Strength of identification with being British

High Integrated




Low Separated




Nearly half (44%) of British ethnic minorities identify as strongly with their ethnic identity as they do with being British. That is, nearly half, can be said to have in some degree a dual identity.

Of the remaining half, 22% are “separated” (they exclusively maintain their minority culture), and 21% are “marginalised” (they have lost their minority culture but taken nothing from the majority culture).

13% – just over one in 10 – identify as unambiguously British.

The Essex researchers take a positive, optimistic, view of these results. They also note, “By signing up to majority identity, minorities are …. providing evidence of acceptance of shared national values, and an implicit rejection of ethnic or cultural distinctiveness that may challenge that national consensus.”

There is another line of thought. What happens if critical or too many “values” of the ethnic identity clash with the majority identity?

For example, the great majority of British people would probably agree that each person can decide his or her religion, or not to have a religion. You are not born into a religion. It is a choice you make. Apostasy is not a crime. We have struggled hard over the years to achieve the religious freedom and tolerance we have in Britain today.

In contrast to this British “value” see this BBC article “Ex-Muslim: My parents don’t want me ‘to burn in hell”. [4] It describes the family rejection suffered by a young British Muslim girl because she no longer wanted to be a Muslim. At least, she didn’t live in a Muslim country where apostates are threatened with death.

Unfortunately, the weaknesses of this Essex University study are also seen in the limited public debate that we have on this important subject. A sad example of how the relevant questions are avoided was given by a Muslim spokesperson recently interviewed about Islamic values versus British values on Sky News [5]. Yes, of course, Muslims are law abiding British citizens, he says, but don’t expect Muslims to go out boozing on Saturday night. If that is the expectation there will be trouble! And, we are not going to eat pork!! British foreign policy gets a mention, too.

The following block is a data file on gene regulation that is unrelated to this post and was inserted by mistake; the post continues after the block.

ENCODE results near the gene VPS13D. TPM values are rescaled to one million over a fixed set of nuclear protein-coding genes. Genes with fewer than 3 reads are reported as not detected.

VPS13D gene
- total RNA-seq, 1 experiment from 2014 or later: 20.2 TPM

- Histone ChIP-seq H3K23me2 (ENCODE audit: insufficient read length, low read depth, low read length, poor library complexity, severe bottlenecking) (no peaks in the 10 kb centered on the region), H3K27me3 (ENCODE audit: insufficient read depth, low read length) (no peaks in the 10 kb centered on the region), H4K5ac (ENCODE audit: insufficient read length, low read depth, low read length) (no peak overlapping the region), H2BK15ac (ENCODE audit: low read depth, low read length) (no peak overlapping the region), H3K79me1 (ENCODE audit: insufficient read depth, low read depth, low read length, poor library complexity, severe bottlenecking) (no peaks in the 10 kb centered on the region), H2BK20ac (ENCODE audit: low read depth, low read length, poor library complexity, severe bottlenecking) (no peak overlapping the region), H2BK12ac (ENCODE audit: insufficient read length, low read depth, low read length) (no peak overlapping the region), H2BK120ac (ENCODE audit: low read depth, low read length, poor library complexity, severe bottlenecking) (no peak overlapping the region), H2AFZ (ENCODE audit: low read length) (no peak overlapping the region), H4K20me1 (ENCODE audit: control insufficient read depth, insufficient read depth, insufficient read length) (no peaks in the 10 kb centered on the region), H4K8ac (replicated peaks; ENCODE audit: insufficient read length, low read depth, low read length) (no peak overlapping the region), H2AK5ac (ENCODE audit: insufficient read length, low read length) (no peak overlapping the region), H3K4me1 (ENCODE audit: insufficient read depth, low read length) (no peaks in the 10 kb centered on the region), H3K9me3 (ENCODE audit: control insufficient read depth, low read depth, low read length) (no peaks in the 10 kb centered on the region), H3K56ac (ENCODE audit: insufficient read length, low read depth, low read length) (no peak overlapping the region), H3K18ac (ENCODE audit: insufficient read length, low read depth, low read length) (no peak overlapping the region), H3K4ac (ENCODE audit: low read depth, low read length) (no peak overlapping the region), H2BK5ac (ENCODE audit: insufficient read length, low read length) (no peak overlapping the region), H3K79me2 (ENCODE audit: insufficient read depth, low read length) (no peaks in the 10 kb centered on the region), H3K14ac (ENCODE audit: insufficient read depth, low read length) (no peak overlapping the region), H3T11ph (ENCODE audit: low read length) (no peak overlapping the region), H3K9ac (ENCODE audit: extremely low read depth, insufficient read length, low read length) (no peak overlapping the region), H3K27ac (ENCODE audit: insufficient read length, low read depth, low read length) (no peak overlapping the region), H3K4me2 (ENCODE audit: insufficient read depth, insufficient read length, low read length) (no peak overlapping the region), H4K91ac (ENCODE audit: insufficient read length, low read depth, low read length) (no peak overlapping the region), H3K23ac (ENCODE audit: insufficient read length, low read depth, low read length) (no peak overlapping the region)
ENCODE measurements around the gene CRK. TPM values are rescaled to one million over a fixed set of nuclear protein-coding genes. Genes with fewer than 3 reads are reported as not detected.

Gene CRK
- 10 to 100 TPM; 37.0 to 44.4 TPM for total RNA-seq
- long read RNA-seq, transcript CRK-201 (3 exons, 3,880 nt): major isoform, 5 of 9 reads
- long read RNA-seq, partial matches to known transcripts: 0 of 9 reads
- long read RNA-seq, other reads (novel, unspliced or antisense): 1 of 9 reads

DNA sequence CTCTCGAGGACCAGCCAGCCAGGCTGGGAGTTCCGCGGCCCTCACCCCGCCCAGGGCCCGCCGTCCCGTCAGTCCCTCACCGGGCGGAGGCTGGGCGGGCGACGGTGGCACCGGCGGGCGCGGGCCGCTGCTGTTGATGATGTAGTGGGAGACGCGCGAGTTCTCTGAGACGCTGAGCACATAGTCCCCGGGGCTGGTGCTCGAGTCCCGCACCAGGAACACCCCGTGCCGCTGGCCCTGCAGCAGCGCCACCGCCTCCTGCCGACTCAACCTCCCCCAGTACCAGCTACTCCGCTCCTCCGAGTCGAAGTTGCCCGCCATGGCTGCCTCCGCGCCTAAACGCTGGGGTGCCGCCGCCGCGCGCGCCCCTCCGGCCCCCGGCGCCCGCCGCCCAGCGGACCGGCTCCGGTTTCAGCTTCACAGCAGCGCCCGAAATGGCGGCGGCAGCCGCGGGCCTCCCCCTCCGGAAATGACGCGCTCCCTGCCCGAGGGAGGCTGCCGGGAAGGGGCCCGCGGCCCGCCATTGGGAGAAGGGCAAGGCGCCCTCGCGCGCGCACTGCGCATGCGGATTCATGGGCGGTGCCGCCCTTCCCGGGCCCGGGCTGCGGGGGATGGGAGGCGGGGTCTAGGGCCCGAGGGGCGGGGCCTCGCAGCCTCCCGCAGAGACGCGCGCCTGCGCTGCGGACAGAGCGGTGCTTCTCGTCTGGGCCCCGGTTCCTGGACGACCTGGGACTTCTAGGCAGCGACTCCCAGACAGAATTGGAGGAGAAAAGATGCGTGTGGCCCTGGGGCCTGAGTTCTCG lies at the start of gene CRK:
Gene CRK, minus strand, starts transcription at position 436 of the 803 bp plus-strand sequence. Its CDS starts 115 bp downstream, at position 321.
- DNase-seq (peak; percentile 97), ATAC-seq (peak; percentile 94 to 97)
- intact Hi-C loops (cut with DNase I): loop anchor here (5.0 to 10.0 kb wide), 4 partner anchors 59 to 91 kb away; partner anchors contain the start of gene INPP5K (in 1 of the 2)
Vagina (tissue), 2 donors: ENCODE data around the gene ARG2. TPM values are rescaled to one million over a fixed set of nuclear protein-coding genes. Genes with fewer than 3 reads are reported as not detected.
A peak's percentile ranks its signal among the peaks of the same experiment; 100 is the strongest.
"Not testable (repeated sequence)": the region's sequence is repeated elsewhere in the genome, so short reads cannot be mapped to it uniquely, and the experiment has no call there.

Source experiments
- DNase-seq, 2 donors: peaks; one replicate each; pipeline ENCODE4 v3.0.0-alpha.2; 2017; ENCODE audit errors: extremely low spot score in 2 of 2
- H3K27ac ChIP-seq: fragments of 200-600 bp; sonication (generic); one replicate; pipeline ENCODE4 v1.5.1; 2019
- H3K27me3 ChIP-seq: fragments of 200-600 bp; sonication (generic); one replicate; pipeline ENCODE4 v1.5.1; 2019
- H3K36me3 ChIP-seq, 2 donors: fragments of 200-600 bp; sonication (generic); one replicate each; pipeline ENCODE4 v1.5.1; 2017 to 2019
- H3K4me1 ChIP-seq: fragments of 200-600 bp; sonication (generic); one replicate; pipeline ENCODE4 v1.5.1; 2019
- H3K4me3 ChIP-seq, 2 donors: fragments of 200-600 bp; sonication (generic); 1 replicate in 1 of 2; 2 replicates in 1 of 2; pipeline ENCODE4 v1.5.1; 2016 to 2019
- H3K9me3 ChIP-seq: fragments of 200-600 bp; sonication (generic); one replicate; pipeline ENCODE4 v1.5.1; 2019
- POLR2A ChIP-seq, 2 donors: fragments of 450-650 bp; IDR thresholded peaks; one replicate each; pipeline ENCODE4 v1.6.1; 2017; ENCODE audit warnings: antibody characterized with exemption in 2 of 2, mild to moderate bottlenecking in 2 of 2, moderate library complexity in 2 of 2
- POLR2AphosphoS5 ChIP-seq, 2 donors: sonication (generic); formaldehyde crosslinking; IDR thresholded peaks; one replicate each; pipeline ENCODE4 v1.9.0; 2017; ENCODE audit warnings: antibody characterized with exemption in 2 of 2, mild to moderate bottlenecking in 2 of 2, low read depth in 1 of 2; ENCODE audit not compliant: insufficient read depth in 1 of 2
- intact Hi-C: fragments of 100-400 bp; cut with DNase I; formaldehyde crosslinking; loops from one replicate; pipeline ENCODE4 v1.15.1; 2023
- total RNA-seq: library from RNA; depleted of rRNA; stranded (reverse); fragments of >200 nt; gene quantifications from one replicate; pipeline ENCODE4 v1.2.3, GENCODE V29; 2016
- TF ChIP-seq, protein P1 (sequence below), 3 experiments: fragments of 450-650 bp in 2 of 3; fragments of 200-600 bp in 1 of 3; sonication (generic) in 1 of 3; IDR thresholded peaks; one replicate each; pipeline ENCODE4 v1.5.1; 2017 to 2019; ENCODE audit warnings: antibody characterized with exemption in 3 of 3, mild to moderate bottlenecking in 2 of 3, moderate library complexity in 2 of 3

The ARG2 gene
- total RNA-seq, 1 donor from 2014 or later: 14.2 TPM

The Sky News interviewer had neither the experience nor the knowledge to ask the right questions, though she might be excused as our senior politicians set a poor example, steering clear of anything specific (anything that might be construed as a direct criticism of Islam) and labouring generalities such as “…. freedom …. accepting personal and social responsibility, respecting and upholding the rule of law”.

The study poses questions rather than answers them. We don’t know the extent of Islamic beliefs and attitudes in Britain, as exemplified by the Sky News interviewee and the treatment of the young ex-Muslim girl, that clash with the beliefs and attitudes of the great majority of British people.


[1] Survey of Surveys – Concerning Islam & Muslims


[2] Muslims are well-integrated in Britain – but no one seems to believe it


[3] Britishness and Identity Assimilation among the UK’s Minority and Majority ethnic groups


See also: Just who does feel British?


[4] Ex-Muslim: My parents don’t want me ‘to burn in hell’


[5] Muhbeen Hussain and Dilly Hussain Discuss If British and Islamic Views Are Compatible?